Hoeksteen has a significant audience because from the outset it could attract celebrities. The combined social talents of Marroquin and the its former chief anchor man, Otto Valkman ensured that anyone from Philip Glass to a cabinet minister was likely to turn up. The essence of the program is an atmosphere of unpredictability, a well known member of parliament told me that on one occasion even she has been handed the camera and been press ganged into the production unit. On another occasion the chief anchorman responded to a request (or a dare) from a late night phone in by pulling out his dick and measured it on screen in.
It is how one might imagine Warhol's factory (before Valerie Solanis) a platform for the city's extremes of exhibitionism and voyeurism. An all night party with a continuous stream of gate crashers. But unlike the Factory which comes down to us as film and photography Marroquin's studio goes out on live tv!
When I put this warholian comparison to Marroquin he was to quick to point out that "Warhol didn't have mainstream politicians" . With a straight face he went on to describe the Hoeksteen as a political program with a cultural supplement. Geert Lovink's description is more accurate "high society for low media".
Recently Hoeksteen's most public face Otto Valkman died. He had been ill with cancer for many months but until very near the end he continued to appear on the Hoeksteen. He even announced his imminent death on the program and was rewarded with an immediate flood of phone calls of commiseration. To see his physical deterioration, month by month in the subsequent programs sounds ghoulish but that is never how it appeared. Unwilling to retire gracefully he continued doing what made him feel most alive, being live, on television.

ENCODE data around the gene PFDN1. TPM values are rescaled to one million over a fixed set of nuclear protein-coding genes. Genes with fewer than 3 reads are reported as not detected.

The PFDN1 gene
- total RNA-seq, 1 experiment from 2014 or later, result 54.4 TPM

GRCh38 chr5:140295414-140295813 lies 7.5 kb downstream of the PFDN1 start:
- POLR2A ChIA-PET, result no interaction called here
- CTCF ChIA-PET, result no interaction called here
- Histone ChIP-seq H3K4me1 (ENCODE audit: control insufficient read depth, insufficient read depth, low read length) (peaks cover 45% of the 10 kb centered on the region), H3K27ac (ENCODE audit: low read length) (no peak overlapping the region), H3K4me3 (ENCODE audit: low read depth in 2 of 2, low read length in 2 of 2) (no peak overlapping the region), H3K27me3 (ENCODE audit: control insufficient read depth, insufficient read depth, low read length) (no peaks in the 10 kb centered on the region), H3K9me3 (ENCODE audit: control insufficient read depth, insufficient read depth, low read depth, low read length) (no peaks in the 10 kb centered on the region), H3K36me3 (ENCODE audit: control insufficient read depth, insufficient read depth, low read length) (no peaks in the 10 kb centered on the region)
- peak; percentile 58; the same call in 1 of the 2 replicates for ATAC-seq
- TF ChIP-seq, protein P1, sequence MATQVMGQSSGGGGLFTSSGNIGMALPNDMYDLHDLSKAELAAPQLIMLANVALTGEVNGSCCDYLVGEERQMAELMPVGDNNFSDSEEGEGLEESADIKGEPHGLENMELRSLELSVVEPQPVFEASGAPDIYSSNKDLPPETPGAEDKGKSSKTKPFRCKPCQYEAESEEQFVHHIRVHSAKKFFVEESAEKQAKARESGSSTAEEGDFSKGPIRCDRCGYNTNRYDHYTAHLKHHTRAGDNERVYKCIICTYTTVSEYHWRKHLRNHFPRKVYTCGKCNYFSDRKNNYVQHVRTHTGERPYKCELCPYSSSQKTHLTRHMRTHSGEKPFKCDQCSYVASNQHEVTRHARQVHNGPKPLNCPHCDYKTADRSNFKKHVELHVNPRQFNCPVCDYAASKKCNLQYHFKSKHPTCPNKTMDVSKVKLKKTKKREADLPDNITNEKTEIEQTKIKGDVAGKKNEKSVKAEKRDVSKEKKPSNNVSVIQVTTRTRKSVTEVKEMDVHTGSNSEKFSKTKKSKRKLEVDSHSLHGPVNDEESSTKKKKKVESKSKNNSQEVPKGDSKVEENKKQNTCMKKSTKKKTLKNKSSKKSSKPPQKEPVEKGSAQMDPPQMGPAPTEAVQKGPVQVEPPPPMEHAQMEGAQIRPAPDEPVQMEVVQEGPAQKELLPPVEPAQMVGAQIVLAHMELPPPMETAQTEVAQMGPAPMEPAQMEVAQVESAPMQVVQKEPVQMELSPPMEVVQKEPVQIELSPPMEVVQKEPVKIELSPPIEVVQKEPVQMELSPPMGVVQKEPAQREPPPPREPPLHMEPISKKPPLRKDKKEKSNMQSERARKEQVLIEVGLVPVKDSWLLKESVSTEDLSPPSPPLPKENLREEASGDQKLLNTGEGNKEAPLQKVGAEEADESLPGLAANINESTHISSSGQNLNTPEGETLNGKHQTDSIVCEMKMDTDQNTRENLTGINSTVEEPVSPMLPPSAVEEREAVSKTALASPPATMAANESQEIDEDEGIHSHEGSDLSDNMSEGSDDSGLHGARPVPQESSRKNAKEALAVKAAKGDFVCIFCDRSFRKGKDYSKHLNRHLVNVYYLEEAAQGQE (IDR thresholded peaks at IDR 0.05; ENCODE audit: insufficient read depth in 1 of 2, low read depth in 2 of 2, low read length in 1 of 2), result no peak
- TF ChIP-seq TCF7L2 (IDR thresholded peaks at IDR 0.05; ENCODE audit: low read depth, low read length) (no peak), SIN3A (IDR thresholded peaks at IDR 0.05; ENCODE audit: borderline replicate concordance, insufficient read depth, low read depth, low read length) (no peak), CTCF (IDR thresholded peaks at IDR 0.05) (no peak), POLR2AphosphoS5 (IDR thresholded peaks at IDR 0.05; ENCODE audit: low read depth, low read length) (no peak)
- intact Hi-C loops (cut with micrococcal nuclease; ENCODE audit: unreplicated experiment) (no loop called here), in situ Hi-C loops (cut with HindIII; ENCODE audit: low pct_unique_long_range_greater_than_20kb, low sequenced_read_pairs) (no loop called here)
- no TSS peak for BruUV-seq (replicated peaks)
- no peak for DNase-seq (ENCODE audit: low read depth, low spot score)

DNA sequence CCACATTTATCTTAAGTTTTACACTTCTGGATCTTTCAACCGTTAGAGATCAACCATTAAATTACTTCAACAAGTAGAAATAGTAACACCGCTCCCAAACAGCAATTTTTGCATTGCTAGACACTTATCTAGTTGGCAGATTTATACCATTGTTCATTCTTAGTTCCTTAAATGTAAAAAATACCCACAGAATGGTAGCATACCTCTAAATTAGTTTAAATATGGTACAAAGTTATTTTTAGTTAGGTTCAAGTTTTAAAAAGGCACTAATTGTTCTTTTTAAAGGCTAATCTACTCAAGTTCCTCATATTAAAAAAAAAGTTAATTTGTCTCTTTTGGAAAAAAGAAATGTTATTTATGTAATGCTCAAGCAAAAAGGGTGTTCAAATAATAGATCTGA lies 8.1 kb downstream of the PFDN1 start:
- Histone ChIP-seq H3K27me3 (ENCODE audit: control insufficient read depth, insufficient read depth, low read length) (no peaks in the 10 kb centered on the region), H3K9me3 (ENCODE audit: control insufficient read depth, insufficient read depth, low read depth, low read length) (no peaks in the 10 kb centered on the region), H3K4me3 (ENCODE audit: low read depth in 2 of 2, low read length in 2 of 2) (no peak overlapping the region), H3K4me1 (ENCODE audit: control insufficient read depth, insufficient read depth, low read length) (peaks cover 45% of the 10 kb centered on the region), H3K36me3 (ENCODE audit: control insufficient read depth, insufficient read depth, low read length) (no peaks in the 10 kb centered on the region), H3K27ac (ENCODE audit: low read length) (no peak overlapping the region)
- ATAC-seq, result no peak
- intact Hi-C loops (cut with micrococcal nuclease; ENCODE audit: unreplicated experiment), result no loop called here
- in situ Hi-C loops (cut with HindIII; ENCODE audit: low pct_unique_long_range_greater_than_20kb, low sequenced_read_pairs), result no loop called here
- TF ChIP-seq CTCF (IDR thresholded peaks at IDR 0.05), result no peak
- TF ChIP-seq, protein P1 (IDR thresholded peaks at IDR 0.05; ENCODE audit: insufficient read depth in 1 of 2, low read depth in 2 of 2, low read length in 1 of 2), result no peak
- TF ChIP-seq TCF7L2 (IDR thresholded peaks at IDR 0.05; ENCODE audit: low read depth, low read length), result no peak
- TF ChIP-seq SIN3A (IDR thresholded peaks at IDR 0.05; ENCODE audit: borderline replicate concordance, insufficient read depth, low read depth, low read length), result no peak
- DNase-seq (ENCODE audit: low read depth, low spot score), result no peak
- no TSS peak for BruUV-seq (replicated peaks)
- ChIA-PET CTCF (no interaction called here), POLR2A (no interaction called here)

The Hoeksteen represents the best and the worst of the Amsterdam media situation. In creating a community access tv environment that mirrors the anarchic diversity of the net, Amsterdam viewers often have the doubtful privilege witnessing mainstream media's nightmare scenario, disintegration. The end of television, on television. In some senses the worse it gets the more it succeeds.
Currently at The Centre for Tactical Media we are trying to imagine ways of improving Amsterdam's tactical television without killing it. Till now the achievement has been the collective creation of an inspiring framework. But like the oyster we need more grit if we are to be left with more than an empty shell. Amsterdam television could be great but at present it seems to be trapped, unable to escape the defects of its qualities.